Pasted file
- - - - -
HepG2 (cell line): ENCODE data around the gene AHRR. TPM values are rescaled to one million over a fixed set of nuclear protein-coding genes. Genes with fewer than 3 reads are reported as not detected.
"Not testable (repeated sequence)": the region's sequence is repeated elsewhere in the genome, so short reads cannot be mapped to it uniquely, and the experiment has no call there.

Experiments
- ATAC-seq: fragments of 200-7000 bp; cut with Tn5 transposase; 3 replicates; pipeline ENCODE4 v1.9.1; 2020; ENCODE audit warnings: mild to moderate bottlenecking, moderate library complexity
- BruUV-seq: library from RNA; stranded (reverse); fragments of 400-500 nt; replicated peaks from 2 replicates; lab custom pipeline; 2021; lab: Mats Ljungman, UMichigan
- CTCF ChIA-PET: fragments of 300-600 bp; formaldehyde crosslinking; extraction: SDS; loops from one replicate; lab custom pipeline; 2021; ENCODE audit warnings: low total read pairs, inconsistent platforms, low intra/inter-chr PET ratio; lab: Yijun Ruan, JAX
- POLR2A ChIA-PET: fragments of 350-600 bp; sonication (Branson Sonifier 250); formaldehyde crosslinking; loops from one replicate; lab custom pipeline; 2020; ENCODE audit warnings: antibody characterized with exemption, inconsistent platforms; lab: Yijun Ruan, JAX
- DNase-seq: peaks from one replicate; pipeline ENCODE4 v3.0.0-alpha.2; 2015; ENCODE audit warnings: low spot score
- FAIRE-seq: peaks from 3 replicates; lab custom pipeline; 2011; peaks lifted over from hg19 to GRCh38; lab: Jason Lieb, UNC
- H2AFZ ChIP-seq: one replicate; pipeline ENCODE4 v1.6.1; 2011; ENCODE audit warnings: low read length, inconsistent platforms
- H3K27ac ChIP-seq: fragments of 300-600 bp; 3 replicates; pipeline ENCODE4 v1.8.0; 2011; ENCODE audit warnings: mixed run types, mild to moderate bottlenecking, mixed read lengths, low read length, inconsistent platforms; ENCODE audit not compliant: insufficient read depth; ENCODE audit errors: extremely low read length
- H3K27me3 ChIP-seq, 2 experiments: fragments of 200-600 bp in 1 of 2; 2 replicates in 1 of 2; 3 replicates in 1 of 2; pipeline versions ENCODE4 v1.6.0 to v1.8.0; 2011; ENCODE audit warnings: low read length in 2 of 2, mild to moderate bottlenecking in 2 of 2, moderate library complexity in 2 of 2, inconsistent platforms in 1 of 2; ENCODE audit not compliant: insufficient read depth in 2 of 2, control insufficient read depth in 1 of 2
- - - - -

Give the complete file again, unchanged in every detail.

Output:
HepG2 (cell line): ENCODE data around the gene AHRR. TPM values are rescaled to one million over a fixed set of nuclear protein-coding genes. Genes with fewer than 3 reads are reported as not detected.
"Not testable (repeated sequence)": the region's sequence is repeated elsewhere in the genome, so short reads cannot be mapped to it uniquely, and the experiment has no call there.

Experiments
- ATAC-seq: fragments of 200-7000 bp; cut with Tn5 transposase; 3 replicates; pipeline ENCODE4 v1.9.1; 2020; ENCODE audit warnings: mild to moderate bottlenecking, moderate library complexity
- BruUV-seq: library from RNA; stranded (reverse); fragments of 400-500 nt; replicated peaks from 2 replicates; lab custom pipeline; 2021; lab: Mats Ljungman, UMichigan
- CTCF ChIA-PET: fragments of 300-600 bp; formaldehyde crosslinking; extraction: SDS; loops from one replicate; lab custom pipeline; 2021; ENCODE audit warnings: low total read pairs, inconsistent platforms, low intra/inter-chr PET ratio; lab: Yijun Ruan, JAX
- POLR2A ChIA-PET: fragments of 350-600 bp; sonication (Branson Sonifier 250); formaldehyde crosslinking; loops from one replicate; lab custom pipeline; 2020; ENCODE audit warnings: antibody characterized with exemption, inconsistent platforms; lab: Yijun Ruan, JAX
- DNase-seq: peaks from one replicate; pipeline ENCODE4 v3.0.0-alpha.2; 2015; ENCODE audit warnings: low spot score
- FAIRE-seq: peaks from 3 replicates; lab custom pipeline; 2011; peaks lifted over from hg19 to GRCh38; lab: Jason Lieb, UNC
- H2AFZ ChIP-seq: one replicate; pipeline ENCODE4 v1.6.1; 2011; ENCODE audit warnings: low read length, inconsistent platforms
- H3K27ac ChIP-seq: fragments of 300-600 bp; 3 replicates; pipeline ENCODE4 v1.8.0; 2011; ENCODE audit warnings: mixed run types, mild to moderate bottlenecking, mixed read lengths, low read length, inconsistent platforms; ENCODE audit not compliant: insufficient read depth; ENCODE audit errors: extremely low read length
- H3K27me3 ChIP-seq, 2 experiments: fragments of 200-600 bp in 1 of 2; 2 replicates in 1 of 2; 3 replicates in 1 of 2; pipeline versions ENCODE4 v1.6.0 to v1.8.0; 2011; ENCODE audit warnings: low read length in 2 of 2, mild to moderate bottlenecking in 2 of 2, moderate library complexity in 2 of 2, inconsistent platforms in 1 of 2; ENCODE audit not compliant: insufficient read depth in 2 of 2, control insufficient read depth in 1 of 2